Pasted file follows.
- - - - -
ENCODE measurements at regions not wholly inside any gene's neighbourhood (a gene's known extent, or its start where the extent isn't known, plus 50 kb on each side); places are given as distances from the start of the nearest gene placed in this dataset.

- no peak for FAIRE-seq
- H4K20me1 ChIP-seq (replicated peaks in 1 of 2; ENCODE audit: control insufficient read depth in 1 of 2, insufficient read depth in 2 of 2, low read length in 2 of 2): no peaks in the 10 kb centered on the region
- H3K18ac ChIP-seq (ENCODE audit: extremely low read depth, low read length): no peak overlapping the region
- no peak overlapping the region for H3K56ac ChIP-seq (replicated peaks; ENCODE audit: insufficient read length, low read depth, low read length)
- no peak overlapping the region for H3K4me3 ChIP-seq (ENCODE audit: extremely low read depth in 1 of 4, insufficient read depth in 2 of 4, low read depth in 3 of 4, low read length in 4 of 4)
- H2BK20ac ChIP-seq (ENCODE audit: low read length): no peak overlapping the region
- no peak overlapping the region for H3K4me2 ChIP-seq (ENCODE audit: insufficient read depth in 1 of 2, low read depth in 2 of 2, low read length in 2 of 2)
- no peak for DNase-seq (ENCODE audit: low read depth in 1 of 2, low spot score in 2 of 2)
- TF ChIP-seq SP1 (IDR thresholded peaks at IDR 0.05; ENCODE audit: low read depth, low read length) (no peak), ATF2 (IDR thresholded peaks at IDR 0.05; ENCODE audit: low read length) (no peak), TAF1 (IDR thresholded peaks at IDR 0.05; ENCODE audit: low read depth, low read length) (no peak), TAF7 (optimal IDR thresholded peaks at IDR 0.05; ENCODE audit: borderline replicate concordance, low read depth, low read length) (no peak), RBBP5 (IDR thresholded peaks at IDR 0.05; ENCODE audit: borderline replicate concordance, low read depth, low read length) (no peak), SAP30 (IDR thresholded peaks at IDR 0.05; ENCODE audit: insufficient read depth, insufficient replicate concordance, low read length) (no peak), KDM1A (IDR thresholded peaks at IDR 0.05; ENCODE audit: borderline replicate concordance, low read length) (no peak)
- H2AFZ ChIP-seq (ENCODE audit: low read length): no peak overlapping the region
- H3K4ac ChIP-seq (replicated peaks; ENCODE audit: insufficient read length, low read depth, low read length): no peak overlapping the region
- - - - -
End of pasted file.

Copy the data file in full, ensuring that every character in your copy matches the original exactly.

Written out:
ENCODE measurements at regions not wholly inside any gene's neighbourhood (a gene's known extent, or its start where the extent isn't known, plus 50 kb on each side); places are given as distances from the start of the nearest gene placed in this dataset.

- no peak for FAIRE-seq
- H4K20me1 ChIP-seq (replicated peaks in 1 of 2; ENCODE audit: control insufficient read depth in 1 of 2, insufficient read depth in 2 of 2, low read length in 2 of 2): no peaks in the 10 kb centered on the region
- H3K18ac ChIP-seq (ENCODE audit: extremely low read depth, low read length): no peak overlapping the region
- no peak overlapping the region for H3K56ac ChIP-seq (replicated peaks; ENCODE audit: insufficient read length, low read depth, low read length)
- no peak overlapping the region for H3K4me3 ChIP-seq (ENCODE audit: extremely low read depth in 1 of 4, insufficient read depth in 2 of 4, low read depth in 3 of 4, low read length in 4 of 4)
- H2BK20ac ChIP-seq (ENCODE audit: low read length): no peak overlapping the region
- no peak overlapping the region for H3K4me2 ChIP-seq (ENCODE audit: insufficient read depth in 1 of 2, low read depth in 2 of 2, low read length in 2 of 2)
- no peak for DNase-seq (ENCODE audit: low read depth in 1 of 2, low spot score in 2 of 2)
- TF ChIP-seq SP1 (IDR thresholded peaks at IDR 0.05; ENCODE audit: low read depth, low read length) (no peak), ATF2 (IDR thresholded peaks at IDR 0.05; ENCODE audit: low read length) (no peak), TAF1 (IDR thresholded peaks at IDR 0.05; ENCODE audit: low read depth, low read length) (no peak), TAF7 (optimal IDR thresholded peaks at IDR 0.05; ENCODE audit: borderline replicate concordance, low read depth, low read length) (no peak), RBBP5 (IDR thresholded peaks at IDR 0.05; ENCODE audit: borderline replicate concordance, low read depth, low read length) (no peak), SAP30 (IDR thresholded peaks at IDR 0.05; ENCODE audit: insufficient read depth, insufficient replicate concordance, low read length) (no peak), KDM1A (IDR thresholded peaks at IDR 0.05; ENCODE audit: borderline replicate concordance, low read length) (no peak)
- H2AFZ ChIP-seq (ENCODE audit: low read length): no peak overlapping the region
- H3K4ac ChIP-seq (replicated peaks; ENCODE audit: insufficient read length, low read depth, low read length): no peak overlapping the region